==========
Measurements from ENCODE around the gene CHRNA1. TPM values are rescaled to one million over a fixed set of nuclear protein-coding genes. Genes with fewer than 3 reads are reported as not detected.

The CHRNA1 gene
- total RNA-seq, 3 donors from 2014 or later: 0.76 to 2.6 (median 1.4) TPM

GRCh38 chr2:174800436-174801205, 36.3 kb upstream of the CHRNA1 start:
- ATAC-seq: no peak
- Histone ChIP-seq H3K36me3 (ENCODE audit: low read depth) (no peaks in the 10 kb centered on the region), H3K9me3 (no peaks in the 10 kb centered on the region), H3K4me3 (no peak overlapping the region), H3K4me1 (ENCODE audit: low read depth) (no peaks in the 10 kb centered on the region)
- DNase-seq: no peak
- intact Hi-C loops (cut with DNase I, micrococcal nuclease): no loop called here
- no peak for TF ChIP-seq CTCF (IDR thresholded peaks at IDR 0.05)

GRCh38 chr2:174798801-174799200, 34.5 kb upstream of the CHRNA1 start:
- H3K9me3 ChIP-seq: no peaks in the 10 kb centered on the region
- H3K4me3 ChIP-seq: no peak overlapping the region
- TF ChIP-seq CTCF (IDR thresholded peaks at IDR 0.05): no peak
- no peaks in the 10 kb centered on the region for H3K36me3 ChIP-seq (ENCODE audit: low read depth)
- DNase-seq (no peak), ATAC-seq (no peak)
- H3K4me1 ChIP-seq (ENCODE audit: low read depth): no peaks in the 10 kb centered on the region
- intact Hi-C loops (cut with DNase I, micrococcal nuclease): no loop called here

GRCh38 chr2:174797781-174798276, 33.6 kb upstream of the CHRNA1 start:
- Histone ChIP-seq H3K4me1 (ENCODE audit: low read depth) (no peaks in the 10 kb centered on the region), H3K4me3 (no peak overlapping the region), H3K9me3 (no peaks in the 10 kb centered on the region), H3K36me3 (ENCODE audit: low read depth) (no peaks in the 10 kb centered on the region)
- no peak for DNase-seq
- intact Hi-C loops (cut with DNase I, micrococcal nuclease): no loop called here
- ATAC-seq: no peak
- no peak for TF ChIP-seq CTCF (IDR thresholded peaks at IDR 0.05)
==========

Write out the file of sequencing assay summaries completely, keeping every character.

Measurements from ENCODE around the gene CHRNA1. TPM values are rescaled to one million over a fixed set of nuclear protein-coding genes. Genes with fewer than 3 reads are reported as not detected.

The CHRNA1 gene
- total RNA-seq, 3 donors from 2014 or later: 0.76 to 2.6 (median 1.4) TPM

GRCh38 chr2:174800436-174801205, 36.3 kb upstream of the CHRNA1 start:
- ATAC-seq: no peak
- Histone ChIP-seq H3K36me3 (ENCODE audit: low read depth) (no peaks in the 10 kb centered on the region), H3K9me3 (no peaks in the 10 kb centered on the region), H3K4me3 (no peak overlapping the region), H3K4me1 (ENCODE audit: low read depth) (no peaks in the 10 kb centered on the region)
- DNase-seq: no peak
- intact Hi-C loops (cut with DNase I, micrococcal nuclease): no loop called here
- no peak for TF ChIP-seq CTCF (IDR thresholded peaks at IDR 0.05)

GRCh38 chr2:174798801-174799200, 34.5 kb upstream of the CHRNA1 start:
- H3K9me3 ChIP-seq: no peaks in the 10 kb centered on the region
- H3K4me3 ChIP-seq: no peak overlapping the region
- TF ChIP-seq CTCF (IDR thresholded peaks at IDR 0.05): no peak
- no peaks in the 10 kb centered on the region for H3K36me3 ChIP-seq (ENCODE audit: low read depth)
- DNase-seq (no peak), ATAC-seq (no peak)
- H3K4me1 ChIP-seq (ENCODE audit: low read depth): no peaks in the 10 kb centered on the region
- intact Hi-C loops (cut with DNase I, micrococcal nuclease): no loop called here

GRCh38 chr2:174797781-174798276, 33.6 kb upstream of the CHRNA1 start:
- Histone ChIP-seq H3K4me1 (ENCODE audit: low read depth) (no peaks in the 10 kb centered on the region), H3K4me3 (no peak overlapping the region), H3K9me3 (no peaks in the 10 kb centered on the region), H3K36me3 (ENCODE audit: low read depth) (no peaks in the 10 kb centered on the region)
- no peak for DNase-seq
- intact Hi-C loops (cut with DNase I, micrococcal nuclease): no loop called here
- ATAC-seq: no peak
- no peak for TF ChIP-seq CTCF (IDR thresholded peaks at IDR 0.05)